Dave: What the voters of democratic states choose are not leaders, but rulers. Choosing your master does not make you free. It makes slavery more palatable. If that is what we are doing, and many of us appear to be doing that, then it doesn’t make us free. “We” is not a conscious being, capable of intent, freedom, or “self-rule”. Individuals are required for that. Speaking of individuals and government, Bill Thornton (of 1215.org, an homage to the Magna Charta) explains that a plaintiff is someone who holds a court. A court is a place where the sovereign (aka plaintiff) explains his own laws and then proceeds to publish evidence (to those attending court – a jury nowadays) that a defendant has violated those laws. The jury then decides, primarily whether the laws are just and reasonable; and, if they are, whether or not the defendant violated them and therefore deserves to be coerced into making restitution. If we ran things that way, then we could choose leaders (who can offer guidelines, but not enforce rules), but we wouldn’t need elections (your leader doesn’t have to be my leader), and we’d still be sovereigns, able to determine our own (individual) laws, and be free. Some of us already do that, and we recognize the state as a criminal violating our laws, but we have no court because there aren’t enough of us. However, our number grows: Check out The Dollar Vigilante (http://www.dollarvigilante.com/), the Free State Project (http://freestateproject.org/), the Fully Informed Jury Association (http://fija.org/).
Ernest: In general, does contemporary education system—like that in America—serve to enable a child to grow into a truly independent person?
Dave: In general, nowadays, as I mentioned above, it tends to postpone or even suppress the Rite of Passage, leading to the slave/master mentality. However, for those with strong wills, either inborn or developed by wisely challenging parents (as I like to think of myself), school indoctrination can provide a child with opportunities for real learning about the mechanisms of the parasite (another term for “master”), as well as a bit of useful real-world knowledge. This, however, requires constant vigilance on the part of parents and students, lest they be sucked into the trap. For example, Student Body Associations (SBAs) are political organizations that students can apply for and possibly be accepted into, and then enjoy privileges that are available not through the efforts of the SBA, but through the efforts of those who support the educational institution (usually “tax slaves”). By providing the kids with benefits, this leads them to believe that such political arrangements are good. By letting them share in the perks of the master for a while, the slavery system buys their loyalty.
Ernest: Like the ring’s power in The Lord of the Rings, is the human fascination with power or mastery a burden that makes life difficult for some segment of our population on this planet?
Dave: I suppose it does, but a warm sun likewise comes as a burden to the vacationer who has finished off his soda. It dehydrates him and will eventually kill him if he doesn’t get another drink. If he does get another drink, the warm sun can be converted back into the pleasant life-giver it was in the first place. Likewise, the fascination with power is not the essence of the burden. The essence of the burden is an unwillingness to endure that Rite of Passage through which children become adults. The Ring encourages this unwillingness, either through coercion or the sharing of the master’s benefits, and so freer people, whose freedom, by the way, makes them far more prosperous, suffer from hordes of slaves/zombies who, rather than thinking for themselves (fruit of the Tree), follow orders blindly. The Power of the Ring is “evil”, but either Frodo or Smeagol could have tossed it into the lava before it took them over. Instead, they fought like children. Every individual has the power to enslave weak-minded people, and any concentration of such power (a state, the Ring) will attract those who wish to use it. Wars are fought in earnest for the tribute of the citizens (tax slaves) in the conquered territory. When there are no such citizens, there will be no point to (earnest) war. Dishonest war, on the other hand, encouraged by the sellers of arms, might still be waged. Better people discard the wish to use concentrations of political power because they recognize the much higher value of people who will always struggle against slavery.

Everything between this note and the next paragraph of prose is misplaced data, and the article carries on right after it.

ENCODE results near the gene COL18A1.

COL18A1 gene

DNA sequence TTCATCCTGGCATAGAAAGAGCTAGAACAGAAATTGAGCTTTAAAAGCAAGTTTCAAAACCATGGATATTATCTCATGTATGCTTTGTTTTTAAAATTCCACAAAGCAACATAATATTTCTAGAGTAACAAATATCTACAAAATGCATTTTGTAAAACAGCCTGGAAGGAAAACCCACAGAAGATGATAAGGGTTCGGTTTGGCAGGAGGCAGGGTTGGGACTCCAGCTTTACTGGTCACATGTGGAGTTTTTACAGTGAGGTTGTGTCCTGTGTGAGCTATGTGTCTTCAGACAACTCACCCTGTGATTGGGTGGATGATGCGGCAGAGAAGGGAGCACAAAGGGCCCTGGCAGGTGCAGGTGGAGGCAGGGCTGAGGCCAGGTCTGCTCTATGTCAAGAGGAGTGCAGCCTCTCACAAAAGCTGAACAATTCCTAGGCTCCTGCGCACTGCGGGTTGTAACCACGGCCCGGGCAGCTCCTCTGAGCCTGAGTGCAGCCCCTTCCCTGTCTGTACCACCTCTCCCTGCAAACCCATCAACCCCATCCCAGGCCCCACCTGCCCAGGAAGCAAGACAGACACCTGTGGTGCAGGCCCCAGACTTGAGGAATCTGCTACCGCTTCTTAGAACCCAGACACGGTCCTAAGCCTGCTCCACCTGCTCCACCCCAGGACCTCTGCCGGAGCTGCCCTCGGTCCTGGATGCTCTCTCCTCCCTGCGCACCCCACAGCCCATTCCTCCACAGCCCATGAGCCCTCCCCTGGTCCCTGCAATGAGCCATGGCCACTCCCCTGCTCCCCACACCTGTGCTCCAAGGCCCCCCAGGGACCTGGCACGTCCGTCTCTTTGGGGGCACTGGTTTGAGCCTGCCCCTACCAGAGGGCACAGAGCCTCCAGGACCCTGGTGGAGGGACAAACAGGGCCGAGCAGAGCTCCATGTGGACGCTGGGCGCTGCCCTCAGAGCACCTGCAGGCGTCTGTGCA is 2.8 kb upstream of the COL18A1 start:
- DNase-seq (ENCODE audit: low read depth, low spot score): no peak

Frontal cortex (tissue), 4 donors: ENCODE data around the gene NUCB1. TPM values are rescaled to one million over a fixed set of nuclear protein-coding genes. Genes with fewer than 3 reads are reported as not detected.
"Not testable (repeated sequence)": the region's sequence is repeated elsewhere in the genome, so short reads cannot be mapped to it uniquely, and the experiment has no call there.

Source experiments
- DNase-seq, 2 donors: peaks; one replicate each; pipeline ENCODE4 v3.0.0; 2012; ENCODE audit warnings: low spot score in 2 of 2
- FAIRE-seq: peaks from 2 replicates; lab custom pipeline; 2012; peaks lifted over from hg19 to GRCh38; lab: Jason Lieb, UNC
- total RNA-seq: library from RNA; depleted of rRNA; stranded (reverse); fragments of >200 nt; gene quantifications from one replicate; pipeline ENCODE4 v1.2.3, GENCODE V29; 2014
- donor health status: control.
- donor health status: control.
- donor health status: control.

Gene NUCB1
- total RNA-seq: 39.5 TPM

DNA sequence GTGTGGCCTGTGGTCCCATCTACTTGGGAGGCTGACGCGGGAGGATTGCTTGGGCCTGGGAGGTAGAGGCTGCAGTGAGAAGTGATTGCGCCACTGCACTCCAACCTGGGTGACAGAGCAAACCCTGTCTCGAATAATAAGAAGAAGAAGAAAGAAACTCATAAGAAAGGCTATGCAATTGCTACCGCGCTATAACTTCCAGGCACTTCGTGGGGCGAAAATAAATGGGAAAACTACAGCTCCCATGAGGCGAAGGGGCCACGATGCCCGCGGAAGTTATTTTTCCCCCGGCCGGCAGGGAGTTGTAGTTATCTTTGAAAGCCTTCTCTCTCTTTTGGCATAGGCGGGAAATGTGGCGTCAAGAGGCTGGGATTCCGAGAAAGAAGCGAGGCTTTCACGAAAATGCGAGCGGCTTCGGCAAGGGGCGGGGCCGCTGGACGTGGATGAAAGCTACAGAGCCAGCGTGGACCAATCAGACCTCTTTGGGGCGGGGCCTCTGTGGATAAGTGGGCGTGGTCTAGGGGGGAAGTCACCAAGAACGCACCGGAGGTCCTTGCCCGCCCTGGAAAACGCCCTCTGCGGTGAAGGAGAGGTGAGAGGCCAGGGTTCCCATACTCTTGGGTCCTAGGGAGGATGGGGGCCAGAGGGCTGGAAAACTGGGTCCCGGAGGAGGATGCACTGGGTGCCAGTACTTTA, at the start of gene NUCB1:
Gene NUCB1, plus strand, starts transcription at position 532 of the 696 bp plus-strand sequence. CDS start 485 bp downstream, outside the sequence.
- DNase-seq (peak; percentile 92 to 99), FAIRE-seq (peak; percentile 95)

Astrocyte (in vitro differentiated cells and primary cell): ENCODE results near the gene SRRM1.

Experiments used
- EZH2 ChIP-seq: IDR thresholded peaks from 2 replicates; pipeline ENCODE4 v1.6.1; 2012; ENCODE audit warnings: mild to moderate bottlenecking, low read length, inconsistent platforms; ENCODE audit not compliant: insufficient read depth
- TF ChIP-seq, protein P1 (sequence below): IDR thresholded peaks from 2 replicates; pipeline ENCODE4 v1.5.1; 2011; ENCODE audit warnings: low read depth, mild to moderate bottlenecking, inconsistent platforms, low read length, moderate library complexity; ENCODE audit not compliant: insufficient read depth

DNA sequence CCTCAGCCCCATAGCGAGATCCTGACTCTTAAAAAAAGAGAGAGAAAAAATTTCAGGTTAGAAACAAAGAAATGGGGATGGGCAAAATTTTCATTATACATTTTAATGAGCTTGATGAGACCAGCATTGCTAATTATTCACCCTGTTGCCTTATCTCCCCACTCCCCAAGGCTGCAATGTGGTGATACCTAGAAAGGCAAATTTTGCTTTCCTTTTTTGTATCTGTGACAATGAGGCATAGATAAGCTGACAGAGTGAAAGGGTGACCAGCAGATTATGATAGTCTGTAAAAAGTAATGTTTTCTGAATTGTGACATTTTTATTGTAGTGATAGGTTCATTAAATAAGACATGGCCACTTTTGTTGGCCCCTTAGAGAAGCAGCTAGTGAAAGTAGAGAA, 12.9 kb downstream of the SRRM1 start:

Ernest: So can you think of some forms of power that are essentially constructive – that don’t cause people to compromise their freedom?
Dave: The pen, as an open expression of intellect. That better kind of authority leads to “essentially constructive” power. For example, Thomas Paine wrote a pamphlet called Common Sense, which argued that the American colonies would be better off without Great Britain as a (parasitic) protector. His power came from his healthy understanding of things and his ability to write. Words themselves. Socrates, to my knowledge, never actually used a pen. He asked a lot of questions, and because his questions penetrated, he is regarded as an authority in philosophy. The names and ideas of the people who forced him to drink poison are all but forgotten, but the “Socratic Method” is still widely used to… free people’s minds. The essentially constructive forms of power don’t just avoid causing people to compromise their freedom, they actually encourage people to defend and strengthen their freedom. This power is based on the mind and its ability to reason, rather than the body and its ability to suffer.
Ernest: And my last question here: as I have read and experienced personally, in the state of creative imagination, we attain freedom—or at least have the illusion that we do. How do you respond to this view?
Dave: Watch the movie Brazil and pay attention to what the protagonist experiences at the end of the movie. His is the pinnacle of freedom. When you reach that place, you no longer have anything desirable to the parasites. When there’s no one left for it to live off, it will die. I can’t wait!
Ernest: Thank you Dave! It’s always a pleasure to discuss questions with you. Hope to have another discussion soon with another topic of human interest.
Dave: Thank you Ernest! I enjoyed your questions.